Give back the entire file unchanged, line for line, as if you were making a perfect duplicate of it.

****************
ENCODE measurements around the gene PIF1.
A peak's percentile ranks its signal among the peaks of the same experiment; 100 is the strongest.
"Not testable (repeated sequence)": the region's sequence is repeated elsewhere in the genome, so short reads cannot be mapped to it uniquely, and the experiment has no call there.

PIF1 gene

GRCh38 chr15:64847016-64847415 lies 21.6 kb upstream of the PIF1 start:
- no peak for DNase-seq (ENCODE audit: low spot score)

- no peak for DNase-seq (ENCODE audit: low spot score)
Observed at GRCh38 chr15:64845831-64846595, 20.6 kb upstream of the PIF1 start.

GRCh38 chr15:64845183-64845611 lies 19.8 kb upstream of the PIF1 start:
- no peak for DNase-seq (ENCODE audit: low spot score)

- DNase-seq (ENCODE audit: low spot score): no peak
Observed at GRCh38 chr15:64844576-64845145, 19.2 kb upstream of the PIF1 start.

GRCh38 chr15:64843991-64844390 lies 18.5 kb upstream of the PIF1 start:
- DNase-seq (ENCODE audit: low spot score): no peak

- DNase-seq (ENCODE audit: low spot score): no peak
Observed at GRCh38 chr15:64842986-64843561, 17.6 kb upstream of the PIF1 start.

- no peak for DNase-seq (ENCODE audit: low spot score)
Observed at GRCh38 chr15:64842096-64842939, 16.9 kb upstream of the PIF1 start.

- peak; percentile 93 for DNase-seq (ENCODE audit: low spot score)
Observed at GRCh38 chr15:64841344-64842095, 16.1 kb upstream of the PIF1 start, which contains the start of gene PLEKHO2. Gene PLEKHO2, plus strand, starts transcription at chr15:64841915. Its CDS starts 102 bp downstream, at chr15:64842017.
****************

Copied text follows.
ENCODE measurements around the gene PIF1.
A peak's percentile ranks its signal among the peaks of the same experiment; 100 is the strongest.
"Not testable (repeated sequence)": the region's sequence is repeated elsewhere in the genome, so short reads cannot be mapped to it uniquely, and the experiment has no call there.

PIF1 gene

GRCh38 chr15:64847016-64847415 lies 21.6 kb upstream of the PIF1 start:
- no peak for DNase-seq (ENCODE audit: low spot score)

- no peak for DNase-seq (ENCODE audit: low spot score)
Observed at GRCh38 chr15:64845831-64846595, 20.6 kb upstream of the PIF1 start.

GRCh38 chr15:64845183-64845611 lies 19.8 kb upstream of the PIF1 start:
- no peak for DNase-seq (ENCODE audit: low spot score)

- DNase-seq (ENCODE audit: low spot score): no peak
Observed at GRCh38 chr15:64844576-64845145, 19.2 kb upstream of the PIF1 start.

GRCh38 chr15:64843991-64844390 lies 18.5 kb upstream of the PIF1 start:
- DNase-seq (ENCODE audit: low spot score): no peak

- DNase-seq (ENCODE audit: low spot score): no peak
Observed at GRCh38 chr15:64842986-64843561, 17.6 kb upstream of the PIF1 start.

- no peak for DNase-seq (ENCODE audit: low spot score)
Observed at GRCh38 chr15:64842096-64842939, 16.9 kb upstream of the PIF1 start.

- peak; percentile 93 for DNase-seq (ENCODE audit: low spot score)
Observed at GRCh38 chr15:64841344-64842095, 16.1 kb upstream of the PIF1 start, which contains the start of gene PLEKHO2. Gene PLEKHO2, plus strand, starts transcription at chr15:64841915. Its CDS starts 102 bp downstream, at chr15:64842017.